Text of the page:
This trick does not work for any other browser on any other platform than Google Chrome for Windows. Tested with Chrome v10.0.648.151.

***

6 Responses to “Force Font Smoothing in Chrome on Windows (Hack)”

  • Flix
    Flix writes:

    Or, you can have the GPU render the elements by using a dummy 3D operation, for example
    -webkit-transform: translate3d(0,0,0);
    This way, you don’t sacrifice rendering performance. Thanks!

  • Benjamin Shelton
    Benjamin writes:

    Interesting suggestion. Thanks for sharing it. Unfortunately, it doesn’t work without some (ab)use of -webkit-animation and keyframes, but even that introduces only very slight differences in text rendering (maybe four pixels per letter in my sample).

    I suspect, however, that it may be ineptitude on my part. That said, I did conduct some research, and concluded that while introducing a no-op animation produces some effect, it’s certainly nothing of the quality that a visible drop shadow can do. Drop shadows clearly change the appearance of the text in a manner pleasing to the eye and that is now typical to most other browsers (except Chrome). If you would like to see an example of my broken suggestions, your tip, and a working sample, please see the updates to my original post and the attached screenshot (scroll up). On my monitors, the difference between the last one versus the first three is significant.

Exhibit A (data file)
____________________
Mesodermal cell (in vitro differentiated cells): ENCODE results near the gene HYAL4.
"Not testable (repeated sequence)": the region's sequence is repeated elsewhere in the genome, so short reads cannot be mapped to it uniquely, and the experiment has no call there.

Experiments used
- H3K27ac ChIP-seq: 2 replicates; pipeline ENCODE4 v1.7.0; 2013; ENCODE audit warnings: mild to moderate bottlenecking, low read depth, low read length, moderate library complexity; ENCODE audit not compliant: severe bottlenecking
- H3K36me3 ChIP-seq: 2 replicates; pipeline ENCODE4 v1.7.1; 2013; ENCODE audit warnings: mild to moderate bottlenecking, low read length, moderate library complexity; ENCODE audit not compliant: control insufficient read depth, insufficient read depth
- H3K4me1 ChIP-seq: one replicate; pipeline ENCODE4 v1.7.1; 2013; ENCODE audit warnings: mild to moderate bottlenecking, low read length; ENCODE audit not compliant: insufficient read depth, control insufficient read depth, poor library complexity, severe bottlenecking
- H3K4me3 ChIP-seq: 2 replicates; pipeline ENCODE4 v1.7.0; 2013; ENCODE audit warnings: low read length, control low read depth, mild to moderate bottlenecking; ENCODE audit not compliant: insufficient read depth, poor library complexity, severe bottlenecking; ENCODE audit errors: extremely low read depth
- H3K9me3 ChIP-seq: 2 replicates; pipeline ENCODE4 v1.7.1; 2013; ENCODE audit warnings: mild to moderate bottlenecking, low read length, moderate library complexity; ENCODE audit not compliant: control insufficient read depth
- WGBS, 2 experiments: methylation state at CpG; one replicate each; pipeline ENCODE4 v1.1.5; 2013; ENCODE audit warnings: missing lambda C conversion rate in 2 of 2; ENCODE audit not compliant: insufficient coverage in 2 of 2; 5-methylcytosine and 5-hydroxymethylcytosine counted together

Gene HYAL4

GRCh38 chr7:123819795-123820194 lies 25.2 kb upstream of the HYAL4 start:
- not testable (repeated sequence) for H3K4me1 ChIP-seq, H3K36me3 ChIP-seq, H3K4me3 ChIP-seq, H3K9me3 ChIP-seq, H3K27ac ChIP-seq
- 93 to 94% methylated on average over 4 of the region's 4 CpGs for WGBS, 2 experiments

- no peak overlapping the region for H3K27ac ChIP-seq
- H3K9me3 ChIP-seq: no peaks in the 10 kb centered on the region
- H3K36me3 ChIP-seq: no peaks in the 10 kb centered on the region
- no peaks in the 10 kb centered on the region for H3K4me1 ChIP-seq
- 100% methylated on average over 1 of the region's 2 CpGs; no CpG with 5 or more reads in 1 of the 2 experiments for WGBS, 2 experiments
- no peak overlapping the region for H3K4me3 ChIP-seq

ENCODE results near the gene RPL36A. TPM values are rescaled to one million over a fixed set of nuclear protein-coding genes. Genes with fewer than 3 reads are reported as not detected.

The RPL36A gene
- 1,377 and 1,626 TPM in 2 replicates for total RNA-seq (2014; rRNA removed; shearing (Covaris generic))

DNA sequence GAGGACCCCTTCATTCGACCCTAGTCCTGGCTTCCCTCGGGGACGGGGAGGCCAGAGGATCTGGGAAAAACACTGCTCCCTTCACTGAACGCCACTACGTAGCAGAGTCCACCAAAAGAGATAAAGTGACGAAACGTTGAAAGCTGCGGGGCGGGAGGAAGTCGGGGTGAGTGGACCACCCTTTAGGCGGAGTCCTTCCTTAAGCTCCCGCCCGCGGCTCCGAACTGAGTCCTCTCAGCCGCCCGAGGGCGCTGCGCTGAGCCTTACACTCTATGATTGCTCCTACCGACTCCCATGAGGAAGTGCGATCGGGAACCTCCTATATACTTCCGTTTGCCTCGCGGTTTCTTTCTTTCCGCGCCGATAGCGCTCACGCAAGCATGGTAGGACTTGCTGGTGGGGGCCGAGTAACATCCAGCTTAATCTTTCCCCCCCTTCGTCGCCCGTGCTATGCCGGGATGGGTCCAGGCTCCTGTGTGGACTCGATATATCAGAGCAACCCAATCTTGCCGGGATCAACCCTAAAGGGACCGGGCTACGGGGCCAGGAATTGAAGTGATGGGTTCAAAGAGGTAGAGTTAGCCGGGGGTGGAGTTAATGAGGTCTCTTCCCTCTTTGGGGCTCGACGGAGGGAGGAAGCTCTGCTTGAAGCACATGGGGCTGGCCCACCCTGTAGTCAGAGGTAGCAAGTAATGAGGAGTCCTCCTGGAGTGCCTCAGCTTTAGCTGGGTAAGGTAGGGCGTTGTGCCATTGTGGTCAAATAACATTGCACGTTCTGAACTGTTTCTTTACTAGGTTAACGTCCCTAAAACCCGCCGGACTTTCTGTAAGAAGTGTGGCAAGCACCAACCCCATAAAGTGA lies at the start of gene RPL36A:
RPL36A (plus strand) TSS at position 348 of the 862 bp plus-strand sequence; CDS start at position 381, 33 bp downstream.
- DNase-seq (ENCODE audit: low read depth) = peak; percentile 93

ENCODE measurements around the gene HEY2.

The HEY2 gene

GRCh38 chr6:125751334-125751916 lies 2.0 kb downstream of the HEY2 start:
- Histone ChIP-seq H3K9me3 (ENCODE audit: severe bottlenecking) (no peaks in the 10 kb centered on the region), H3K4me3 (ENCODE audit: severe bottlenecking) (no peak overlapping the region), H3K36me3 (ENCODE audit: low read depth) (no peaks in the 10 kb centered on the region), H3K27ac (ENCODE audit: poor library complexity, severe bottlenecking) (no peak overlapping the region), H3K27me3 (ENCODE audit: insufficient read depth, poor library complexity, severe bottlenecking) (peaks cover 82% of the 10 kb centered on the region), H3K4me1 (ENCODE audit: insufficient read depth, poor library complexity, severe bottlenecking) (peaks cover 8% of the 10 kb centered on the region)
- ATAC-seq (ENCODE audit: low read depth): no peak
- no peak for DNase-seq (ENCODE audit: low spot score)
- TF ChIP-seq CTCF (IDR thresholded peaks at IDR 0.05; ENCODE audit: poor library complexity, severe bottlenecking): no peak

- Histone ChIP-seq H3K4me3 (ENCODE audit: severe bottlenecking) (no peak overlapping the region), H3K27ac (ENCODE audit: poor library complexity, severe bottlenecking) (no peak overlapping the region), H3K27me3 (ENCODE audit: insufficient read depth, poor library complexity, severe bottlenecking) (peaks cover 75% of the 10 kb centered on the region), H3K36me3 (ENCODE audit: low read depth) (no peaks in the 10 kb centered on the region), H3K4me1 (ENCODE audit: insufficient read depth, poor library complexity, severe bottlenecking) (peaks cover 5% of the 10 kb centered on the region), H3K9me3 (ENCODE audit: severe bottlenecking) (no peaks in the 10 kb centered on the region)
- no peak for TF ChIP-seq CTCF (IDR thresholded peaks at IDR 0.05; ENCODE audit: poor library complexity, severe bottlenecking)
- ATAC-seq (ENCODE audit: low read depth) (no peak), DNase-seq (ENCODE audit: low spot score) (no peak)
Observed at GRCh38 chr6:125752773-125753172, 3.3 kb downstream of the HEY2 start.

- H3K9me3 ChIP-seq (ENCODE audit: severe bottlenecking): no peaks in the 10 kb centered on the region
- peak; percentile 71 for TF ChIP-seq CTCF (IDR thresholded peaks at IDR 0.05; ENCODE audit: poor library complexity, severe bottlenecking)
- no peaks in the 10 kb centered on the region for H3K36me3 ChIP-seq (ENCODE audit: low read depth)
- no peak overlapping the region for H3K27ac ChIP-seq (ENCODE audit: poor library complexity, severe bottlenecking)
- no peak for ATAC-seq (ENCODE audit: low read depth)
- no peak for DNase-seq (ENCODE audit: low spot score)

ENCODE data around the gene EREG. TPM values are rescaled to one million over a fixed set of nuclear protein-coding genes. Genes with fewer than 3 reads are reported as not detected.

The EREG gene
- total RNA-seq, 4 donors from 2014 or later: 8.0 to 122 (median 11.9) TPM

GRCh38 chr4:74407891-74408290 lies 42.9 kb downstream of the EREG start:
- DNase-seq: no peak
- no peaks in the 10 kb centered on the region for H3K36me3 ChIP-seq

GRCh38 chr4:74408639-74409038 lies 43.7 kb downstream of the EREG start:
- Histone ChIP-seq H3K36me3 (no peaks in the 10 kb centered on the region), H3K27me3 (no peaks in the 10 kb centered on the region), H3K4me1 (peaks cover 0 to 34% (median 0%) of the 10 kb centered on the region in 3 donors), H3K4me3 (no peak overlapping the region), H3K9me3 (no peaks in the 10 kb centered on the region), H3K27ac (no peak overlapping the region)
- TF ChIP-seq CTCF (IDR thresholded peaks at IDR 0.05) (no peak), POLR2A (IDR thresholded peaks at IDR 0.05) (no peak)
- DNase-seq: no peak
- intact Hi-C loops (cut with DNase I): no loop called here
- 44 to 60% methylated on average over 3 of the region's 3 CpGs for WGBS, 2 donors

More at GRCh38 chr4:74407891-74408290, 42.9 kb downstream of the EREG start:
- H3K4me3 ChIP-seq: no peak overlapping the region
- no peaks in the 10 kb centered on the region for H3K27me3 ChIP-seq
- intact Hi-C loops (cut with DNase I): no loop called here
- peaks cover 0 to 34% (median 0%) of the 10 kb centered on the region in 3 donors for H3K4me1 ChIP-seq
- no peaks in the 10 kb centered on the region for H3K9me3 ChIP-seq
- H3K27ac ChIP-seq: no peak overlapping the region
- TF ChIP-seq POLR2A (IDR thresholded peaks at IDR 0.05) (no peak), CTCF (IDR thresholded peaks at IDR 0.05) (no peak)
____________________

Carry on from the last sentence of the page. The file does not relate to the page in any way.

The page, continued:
I should also reiterate that the trick I originally wrote about is completely useless as of Chrome 12.0.742.100. Full alpha drop shadows will not produce any noticeable font smoothing. Nor, does it appear, shifting the responsibility to the GPU using CSS3.

    Please post suggestions, corrections, or clarifications to Flix’s post as I would be very appreciative of a working one-liner.

  • NIXin
    NIXin writes:

    shadow trick doesn’t work anymore on 14.0.835.8 dev
    another thing that used to work was: -webkit-text-stroke: 1px transparent;
    but that doesn’t work either now.
    any new ideas?

  • Benjamin Shelton
    Benjamin writes:

    I believe it broke somewhere in the 12.0.x.x branch (see above), and I haven’t yet found a suitable replacement. Another poster suggested using –webkit-transform, but that doesn’t work without mucking about with CSS3 animations. I haven’t managed to get anything with reasonable results, but perhaps it’s worth trying.

    If I find something that works, I’ll be sure to post it!

  • Karen
    Karen writes:

    can you tell me where do i add this?? i dont understand :(

  • Benjamin Shelton
    Benjamin writes:

    This fix is no longer applicable to current versions of Chrome and has been the case since probably late v12/early v13.